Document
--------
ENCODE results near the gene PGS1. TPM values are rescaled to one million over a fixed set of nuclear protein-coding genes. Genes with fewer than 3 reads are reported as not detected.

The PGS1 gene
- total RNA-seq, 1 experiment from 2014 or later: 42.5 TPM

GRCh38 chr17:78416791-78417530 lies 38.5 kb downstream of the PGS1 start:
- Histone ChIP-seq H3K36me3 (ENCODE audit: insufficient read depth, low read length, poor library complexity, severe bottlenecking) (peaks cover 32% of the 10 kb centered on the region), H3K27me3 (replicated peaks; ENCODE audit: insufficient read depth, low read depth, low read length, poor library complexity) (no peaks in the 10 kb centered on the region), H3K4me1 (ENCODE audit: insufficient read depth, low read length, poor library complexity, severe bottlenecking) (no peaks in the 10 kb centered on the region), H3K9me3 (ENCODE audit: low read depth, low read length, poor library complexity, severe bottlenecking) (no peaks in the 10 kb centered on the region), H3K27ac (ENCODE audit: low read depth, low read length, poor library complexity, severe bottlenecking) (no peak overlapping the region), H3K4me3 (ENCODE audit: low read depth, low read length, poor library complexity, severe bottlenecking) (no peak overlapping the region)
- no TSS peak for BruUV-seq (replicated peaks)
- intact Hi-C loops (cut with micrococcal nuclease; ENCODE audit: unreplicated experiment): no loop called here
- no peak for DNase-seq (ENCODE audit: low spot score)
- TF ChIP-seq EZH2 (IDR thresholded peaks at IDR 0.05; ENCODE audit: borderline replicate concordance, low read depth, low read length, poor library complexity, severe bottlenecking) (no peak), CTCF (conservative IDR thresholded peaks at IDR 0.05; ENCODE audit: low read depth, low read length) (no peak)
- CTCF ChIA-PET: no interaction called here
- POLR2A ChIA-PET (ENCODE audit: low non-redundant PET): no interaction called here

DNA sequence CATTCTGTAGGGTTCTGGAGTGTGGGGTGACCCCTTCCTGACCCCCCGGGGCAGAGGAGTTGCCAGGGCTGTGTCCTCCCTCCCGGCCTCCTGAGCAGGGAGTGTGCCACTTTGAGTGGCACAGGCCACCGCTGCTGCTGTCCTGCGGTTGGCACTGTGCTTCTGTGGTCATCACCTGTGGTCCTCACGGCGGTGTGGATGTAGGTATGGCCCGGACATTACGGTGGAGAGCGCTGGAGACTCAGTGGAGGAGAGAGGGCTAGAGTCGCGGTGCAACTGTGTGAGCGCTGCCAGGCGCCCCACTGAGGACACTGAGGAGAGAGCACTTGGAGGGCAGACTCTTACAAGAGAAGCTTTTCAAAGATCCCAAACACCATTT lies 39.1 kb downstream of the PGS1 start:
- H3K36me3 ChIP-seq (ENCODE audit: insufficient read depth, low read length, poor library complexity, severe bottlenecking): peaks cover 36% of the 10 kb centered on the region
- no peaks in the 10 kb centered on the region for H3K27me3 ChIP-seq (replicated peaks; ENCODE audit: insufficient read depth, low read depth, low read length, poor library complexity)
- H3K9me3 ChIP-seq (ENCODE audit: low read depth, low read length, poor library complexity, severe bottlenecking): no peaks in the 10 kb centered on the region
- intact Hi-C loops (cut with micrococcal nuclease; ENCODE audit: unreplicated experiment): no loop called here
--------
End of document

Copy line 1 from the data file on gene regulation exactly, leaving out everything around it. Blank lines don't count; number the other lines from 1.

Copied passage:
ENCODE results near the gene PGS1. TPM values are rescaled to one million over a fixed set of nuclear protein-coding genes. Genes with fewer than 3 reads are reported as not detected.